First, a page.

Inayatullah S (2008): Six Pillars: Futures Thinking for Transforming. Foresight, 10, pp 4–21. ISF (2013a): Navigating the Institutional Maze. Building Industry Capability to Make Recycled Water Investment Decisions. Prepared by the Institute for Sustainable Futures for the Australian Recycled Water Centre of Excellence. ISF (2013b): Matching Treatment to Risk. Building Industry Capability to Make Recycled Water Investment Decisions. Prepared by the Institute for Sustainable Futures for the Australian Recycled Water Centre of Excellence. ISF Stone Environmental (2009): WERF Establishing Successful RMEs (Responsible Management Entities). Institute for Sustainable Futures and Stone Environmental, prepared for WERF. LECG Limited Asia Pacific (2011): Competition in the Australian Urban Water Sector. Canberra. Maheepala S, Blackmore J, Diaper C, Moglia M, Sharma A & Kenway S (2011): Integrated Urban Water Management Planning Manual. CSIRO. Mitchell C, Abeysuriya K & Willetts J (2008): Institutional Arrangements for Onsite and Decentralised Systems: Needs and Opportunities for Key Players in the Field of Distributed Wastewater Management, pp 150–157. Onsite and Decentralised Sewerage and Recycling Conference, Benalla, Victoria. Mitchell C, Fane S, Willetts J, Plant R & Kazaglis A (2007): Costing for Sustainable Outcomes in Urban Water Systems – A Guidebook. CRC for Water Quality and Treatment, Research Report 35. Mitchell CA, Carew AL & Clift R (2005): The Role of the Professional Engineer and Scientist in Sustainable Development in Practice: Case Studies for Engineers and Scientists, in: A Axapagic, Perdan S, Clift R (Eds), Sustainable Development and Practice. John Wiley & Sons Ltd, Chichester, UL. Doi: 10.1002/0470014202, pp 29–55. Mukheibir P, Kuruppu N, Gero A, Herriman J (2013): Overcoming Cross-Scale Challenges to Climate Change Adaptation for Local Government: A Focus on Australia. Climatic Change, 121, 2, pp 271–283. Muston M & Halliwell D (2011): NatVal Road Map Report: The Road Map to a National Validation Framework for Water Recycling Schemes. Water Quality Research Australia. MWD (2012): Joint Review of the Water Industry Competition Act 2006 and Regulatory Arrangements for Water Recycling Under the Local Government Act 1993: Discussion Paper. Metropolitan Water Directorate, New South Wales. National Water Commission (2011): Water Markets in Australia: A Short History Canberra.

Nelson VI (2008): Institutional Challenges and Opportunities: Decentralized and Integrated Water Resource. Office of Best Practice Regulation (2006): Handbook of Cost-Benefit Analysis. Pinkham R (1999): 21st Century Water Systems: Scenarios, Visions and Drivers. Snowmass. Power K (2010a): Recycled Water Use in Australia: Regulations, Guidelines and Validation Requirements for a National Approach. Waterlines Report Series No 26, National Water Commission, Australia. Power K (2010b): Recycled Water Use in Australia: Regulations, Guidelines and Validation Requirements for a National Approach. Waterlines Report Series No 26, National Water Commission, Australia. Productivity Commission (2011): Australia’s Urban Water Sector Productivity Commission Inquiry Report – Report No 55. Schein E (1984): Coming to a New Awareness of Organizational Culture. Sloan Management Review, 25, pp 3–16. Simpson J (2012): Plain Speaking About Water – Experiences from the Trenches, in: Howe C, Mitchell C (Eds), Water Sensitive Cities. International Water Association, London, pp 109–121. Storey MV, Deere D, Davison A, Tam T & Lovell AJ (2007): Risk Management and Cross-Connection Detection of a Dual Reticulation System, in: Khan SJ, Stuetz MR, Anderson JM (Eds), Water Reuse and Recycling. UNSW Publishing and Printing Services, Sydney, NSW, pp 459–466. Supski S & Lindsay J (2013): Australian Domestic Water Use Cultures: A Literature Review. Melbourne, Australia. Tjandraatmadja G, Cook S, Sharma A, Diaper C, Grant A, Toifl M, Barron O, Burn S & Gregory A (2008): ICON Water Sensitive Urban Developments. CSIRO. US Water Alliance (2013): Water Sustainability Principles for a National Policy Framework – Discussion Draft [WWW Document]. www. uswateralliance.org/activities/national-waterpolicy-framework Water Corporation (2011): Microeconomic Reform in Australia’s Urban Water Sector – Water Corporation Submission to the Productivity Commission. Watson R (2011): Wastewater Systems: Decentralised or Distributed? A Review of Terms Used in the Water Industry. Water Journal, 38, 8, pp 69–73. Watson R, Mitchell C & Fane S (2013): Distributed Recycled Water Decisions – Ensuring Continued Private Investment, in: OzWater’13. Perth, Australia. WERF (2007): The Baltimore Charter: Sustainable Water Systems. WERF/NOWRA/IWA Workshop – Water for All Life: A Decentralized Infrastructure for a Sustainable Future.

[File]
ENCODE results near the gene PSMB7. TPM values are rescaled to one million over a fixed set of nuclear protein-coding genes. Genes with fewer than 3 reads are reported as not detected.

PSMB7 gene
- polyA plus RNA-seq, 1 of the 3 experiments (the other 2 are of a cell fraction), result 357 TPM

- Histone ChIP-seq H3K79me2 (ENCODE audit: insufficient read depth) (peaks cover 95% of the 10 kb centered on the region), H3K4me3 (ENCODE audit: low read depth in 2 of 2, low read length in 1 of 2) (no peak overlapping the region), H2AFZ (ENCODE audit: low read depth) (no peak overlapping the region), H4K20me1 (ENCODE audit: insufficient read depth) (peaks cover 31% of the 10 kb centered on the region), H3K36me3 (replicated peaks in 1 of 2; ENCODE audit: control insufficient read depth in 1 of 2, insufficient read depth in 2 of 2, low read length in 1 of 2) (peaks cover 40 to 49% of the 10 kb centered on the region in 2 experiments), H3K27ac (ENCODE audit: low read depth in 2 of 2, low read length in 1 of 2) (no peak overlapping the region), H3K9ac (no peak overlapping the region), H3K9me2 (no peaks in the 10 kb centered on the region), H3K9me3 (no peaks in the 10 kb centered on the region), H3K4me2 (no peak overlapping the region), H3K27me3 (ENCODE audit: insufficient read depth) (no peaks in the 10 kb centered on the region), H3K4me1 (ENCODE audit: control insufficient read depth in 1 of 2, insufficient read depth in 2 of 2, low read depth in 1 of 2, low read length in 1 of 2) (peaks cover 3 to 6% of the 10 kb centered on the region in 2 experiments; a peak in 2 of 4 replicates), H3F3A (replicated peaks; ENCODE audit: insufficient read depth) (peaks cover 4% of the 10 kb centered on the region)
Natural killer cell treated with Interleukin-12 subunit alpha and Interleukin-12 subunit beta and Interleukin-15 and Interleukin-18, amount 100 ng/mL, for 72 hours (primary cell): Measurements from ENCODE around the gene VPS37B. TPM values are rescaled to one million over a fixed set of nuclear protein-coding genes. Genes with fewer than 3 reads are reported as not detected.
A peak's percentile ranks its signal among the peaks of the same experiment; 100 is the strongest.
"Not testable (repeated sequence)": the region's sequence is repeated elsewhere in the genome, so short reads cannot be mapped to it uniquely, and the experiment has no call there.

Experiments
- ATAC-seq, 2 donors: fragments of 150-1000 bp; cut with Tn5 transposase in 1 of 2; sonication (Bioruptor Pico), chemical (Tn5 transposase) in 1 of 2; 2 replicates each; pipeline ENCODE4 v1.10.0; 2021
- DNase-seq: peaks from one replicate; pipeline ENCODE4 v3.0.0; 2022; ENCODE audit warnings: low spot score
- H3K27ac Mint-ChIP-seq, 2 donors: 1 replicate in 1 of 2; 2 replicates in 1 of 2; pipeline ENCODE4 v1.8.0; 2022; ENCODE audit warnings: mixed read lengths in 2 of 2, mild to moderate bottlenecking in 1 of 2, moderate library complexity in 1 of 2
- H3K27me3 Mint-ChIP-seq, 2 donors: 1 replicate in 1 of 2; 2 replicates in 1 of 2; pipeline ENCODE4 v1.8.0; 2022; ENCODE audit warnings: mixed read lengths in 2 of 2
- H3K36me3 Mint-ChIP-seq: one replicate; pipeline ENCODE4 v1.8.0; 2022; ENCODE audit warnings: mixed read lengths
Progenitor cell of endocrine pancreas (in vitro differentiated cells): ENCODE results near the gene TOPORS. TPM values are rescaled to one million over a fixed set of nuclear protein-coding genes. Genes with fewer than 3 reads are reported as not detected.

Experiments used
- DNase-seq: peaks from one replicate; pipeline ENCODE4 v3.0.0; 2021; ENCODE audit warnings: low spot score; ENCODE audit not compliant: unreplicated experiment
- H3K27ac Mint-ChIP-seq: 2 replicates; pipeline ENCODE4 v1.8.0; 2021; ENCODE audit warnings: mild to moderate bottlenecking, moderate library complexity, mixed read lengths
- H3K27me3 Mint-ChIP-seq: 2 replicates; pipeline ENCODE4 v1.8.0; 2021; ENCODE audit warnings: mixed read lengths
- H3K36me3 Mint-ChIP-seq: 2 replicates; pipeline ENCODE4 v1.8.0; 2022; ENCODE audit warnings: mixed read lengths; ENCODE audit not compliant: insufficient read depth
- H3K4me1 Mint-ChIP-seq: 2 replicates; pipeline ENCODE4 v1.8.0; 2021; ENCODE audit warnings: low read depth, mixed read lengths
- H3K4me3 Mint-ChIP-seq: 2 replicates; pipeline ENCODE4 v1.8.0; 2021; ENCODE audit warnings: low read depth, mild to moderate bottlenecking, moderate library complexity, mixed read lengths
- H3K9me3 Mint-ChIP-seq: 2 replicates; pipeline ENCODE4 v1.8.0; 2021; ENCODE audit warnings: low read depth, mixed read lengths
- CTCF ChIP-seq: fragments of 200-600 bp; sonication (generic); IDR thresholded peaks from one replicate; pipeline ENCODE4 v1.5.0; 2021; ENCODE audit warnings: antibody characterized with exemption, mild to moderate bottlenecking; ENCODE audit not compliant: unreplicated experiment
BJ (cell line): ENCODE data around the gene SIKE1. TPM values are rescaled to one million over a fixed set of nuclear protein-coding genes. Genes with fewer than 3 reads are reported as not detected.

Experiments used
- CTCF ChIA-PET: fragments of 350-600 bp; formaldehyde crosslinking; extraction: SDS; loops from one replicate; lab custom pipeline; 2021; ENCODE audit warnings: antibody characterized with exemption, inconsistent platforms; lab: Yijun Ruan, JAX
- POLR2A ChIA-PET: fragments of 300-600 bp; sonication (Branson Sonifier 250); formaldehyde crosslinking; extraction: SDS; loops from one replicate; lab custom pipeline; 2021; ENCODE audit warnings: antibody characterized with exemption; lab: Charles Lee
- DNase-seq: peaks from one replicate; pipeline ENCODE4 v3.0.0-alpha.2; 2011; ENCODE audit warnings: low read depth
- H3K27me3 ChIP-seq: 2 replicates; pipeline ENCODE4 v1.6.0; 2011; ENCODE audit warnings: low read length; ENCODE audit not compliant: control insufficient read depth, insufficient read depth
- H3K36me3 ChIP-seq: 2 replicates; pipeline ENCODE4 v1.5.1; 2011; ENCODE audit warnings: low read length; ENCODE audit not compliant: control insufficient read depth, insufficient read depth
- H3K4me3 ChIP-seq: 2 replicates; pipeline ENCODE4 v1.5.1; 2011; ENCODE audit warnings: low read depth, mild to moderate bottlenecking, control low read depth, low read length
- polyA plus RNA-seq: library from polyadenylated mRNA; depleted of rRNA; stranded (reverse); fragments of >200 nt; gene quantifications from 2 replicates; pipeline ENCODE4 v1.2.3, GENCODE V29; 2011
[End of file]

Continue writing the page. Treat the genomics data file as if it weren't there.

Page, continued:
Technical Papers

INCREASING SEQUENCING BATCH REACTOR CAPACITY USING GRANULAR SLUDGE A study to assess whether design and operation of existing SBRs can be modified to operate with granular sludge


B van den Akker, K Reid, A Keegan, S Rinck-Pfeiffer, J Krampe